Background: Young people in military-connected families may be exposed to deleterious stressors, related to family member deployment, that have been associated with externalizing behaviors such as substance use. Substance use predisposes youth to myriad health and social problems across the life span. Purpose: This study examined the prevalence and correlates of lifetime and recent substance use in a normative sample of youth who were either connected or not connected to the military. Methods: Data are from a subsample of the 2011 California Healthy Kids Survey (N=14,149). Items in the present analyses included present familial military affiliation (no one, parent, sibling); number of deployments (none, one, two or more); gender; grade; and race/ethnicity. Substance use items assessed whether the youth reported lifetime use of alcohol, tobacco, marijuana, other drugs, or prescription drugs; and recent (past 30 days) use of alcohol, tobacco, marijuana, and other drugs. Results: Multivariate analysis conducted in 2012 revealed that an increase in the number of deployments was associated with a higher likelihood of lifetime and recent use, with the exception of lifetime smoking. Conclusions: These results indicate that experiences associated with deployment of a family member may increase the likelihood of substance use.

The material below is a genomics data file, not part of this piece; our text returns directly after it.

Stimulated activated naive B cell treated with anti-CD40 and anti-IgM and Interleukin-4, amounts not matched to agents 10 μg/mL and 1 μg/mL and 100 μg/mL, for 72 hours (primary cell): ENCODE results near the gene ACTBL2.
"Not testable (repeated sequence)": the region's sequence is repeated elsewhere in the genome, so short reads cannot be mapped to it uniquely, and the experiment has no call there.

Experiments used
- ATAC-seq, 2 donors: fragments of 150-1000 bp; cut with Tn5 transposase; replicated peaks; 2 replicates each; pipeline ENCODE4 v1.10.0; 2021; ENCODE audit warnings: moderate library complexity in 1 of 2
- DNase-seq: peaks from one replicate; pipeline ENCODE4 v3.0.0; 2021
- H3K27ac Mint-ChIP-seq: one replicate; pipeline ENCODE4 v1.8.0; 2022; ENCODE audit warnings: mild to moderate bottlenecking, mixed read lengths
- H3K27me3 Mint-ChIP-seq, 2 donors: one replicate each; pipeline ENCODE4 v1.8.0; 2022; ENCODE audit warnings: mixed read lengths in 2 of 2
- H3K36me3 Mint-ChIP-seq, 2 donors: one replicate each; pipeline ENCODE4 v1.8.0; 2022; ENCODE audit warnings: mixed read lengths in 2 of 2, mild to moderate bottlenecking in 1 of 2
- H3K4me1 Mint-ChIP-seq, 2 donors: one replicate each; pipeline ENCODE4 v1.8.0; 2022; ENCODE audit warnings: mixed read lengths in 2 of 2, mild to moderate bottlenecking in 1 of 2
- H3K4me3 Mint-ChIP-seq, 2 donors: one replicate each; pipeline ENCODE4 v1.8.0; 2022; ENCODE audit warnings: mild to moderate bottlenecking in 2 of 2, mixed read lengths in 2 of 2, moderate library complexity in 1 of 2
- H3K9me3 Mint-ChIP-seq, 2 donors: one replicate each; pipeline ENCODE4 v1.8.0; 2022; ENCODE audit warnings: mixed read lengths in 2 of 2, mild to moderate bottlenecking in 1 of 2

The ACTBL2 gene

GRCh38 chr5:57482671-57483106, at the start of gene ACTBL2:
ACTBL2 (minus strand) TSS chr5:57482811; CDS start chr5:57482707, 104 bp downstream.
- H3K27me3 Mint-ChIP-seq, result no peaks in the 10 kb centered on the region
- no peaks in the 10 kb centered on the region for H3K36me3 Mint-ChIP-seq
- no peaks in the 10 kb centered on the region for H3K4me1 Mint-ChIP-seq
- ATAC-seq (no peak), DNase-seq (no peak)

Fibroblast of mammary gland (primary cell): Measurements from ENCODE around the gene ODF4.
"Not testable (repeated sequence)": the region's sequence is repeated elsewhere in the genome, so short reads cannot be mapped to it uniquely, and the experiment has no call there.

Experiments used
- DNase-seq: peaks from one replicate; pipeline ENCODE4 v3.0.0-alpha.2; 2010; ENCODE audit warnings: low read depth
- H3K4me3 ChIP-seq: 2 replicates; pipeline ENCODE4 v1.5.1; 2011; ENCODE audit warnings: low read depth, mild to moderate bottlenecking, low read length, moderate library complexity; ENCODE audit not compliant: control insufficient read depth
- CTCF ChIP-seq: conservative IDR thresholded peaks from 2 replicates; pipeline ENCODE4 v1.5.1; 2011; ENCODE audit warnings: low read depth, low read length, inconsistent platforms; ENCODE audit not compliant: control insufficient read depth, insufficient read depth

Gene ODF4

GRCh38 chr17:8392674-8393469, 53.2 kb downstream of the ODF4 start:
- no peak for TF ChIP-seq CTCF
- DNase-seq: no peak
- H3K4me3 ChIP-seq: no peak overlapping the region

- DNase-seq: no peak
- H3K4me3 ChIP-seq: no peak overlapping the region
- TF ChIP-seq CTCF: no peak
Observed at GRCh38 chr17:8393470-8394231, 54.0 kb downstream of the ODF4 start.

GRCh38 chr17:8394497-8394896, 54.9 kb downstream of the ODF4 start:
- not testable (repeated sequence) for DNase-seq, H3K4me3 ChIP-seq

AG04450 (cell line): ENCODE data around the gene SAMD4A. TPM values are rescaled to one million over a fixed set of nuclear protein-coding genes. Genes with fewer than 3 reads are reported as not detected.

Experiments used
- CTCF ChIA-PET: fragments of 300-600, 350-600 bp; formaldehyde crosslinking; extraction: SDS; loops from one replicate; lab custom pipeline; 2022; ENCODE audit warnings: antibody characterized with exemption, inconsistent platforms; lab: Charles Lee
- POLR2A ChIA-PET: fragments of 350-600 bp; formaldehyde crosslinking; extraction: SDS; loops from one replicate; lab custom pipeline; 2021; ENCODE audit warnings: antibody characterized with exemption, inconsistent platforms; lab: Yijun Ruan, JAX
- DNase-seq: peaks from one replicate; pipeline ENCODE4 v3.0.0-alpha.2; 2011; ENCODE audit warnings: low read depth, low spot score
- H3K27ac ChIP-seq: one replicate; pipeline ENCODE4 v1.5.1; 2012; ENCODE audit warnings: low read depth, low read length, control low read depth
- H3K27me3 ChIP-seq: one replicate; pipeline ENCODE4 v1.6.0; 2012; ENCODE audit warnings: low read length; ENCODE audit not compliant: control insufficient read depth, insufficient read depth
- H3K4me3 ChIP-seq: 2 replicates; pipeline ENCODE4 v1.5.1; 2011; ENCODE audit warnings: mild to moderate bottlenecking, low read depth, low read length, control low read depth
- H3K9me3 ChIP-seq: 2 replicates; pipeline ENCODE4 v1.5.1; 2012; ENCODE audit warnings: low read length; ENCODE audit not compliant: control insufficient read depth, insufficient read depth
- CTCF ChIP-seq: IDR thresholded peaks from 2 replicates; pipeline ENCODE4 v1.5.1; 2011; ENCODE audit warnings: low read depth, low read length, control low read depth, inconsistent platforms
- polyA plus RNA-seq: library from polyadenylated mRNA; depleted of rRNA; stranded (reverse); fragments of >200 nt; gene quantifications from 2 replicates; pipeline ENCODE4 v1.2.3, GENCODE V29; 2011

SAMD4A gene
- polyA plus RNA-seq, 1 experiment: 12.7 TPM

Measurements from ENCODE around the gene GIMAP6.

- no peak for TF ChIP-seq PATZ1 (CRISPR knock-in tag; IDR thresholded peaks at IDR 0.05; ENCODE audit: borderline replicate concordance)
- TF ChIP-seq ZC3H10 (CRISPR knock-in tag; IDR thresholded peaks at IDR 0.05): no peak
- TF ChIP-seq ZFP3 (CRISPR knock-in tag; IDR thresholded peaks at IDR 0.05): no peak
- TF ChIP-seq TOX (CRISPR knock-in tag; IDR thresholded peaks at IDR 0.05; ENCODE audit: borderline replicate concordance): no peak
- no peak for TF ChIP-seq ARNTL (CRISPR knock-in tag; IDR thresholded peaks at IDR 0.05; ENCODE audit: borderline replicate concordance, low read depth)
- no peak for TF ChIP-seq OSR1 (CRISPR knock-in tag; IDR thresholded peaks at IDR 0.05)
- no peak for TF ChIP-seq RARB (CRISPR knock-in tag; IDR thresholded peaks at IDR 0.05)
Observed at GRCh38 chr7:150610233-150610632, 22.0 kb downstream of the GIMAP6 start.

Bibliographical noteFunding Information:
This work was partially supported by the Department of Defense Education Activity grant HE1254-10-1-0041 .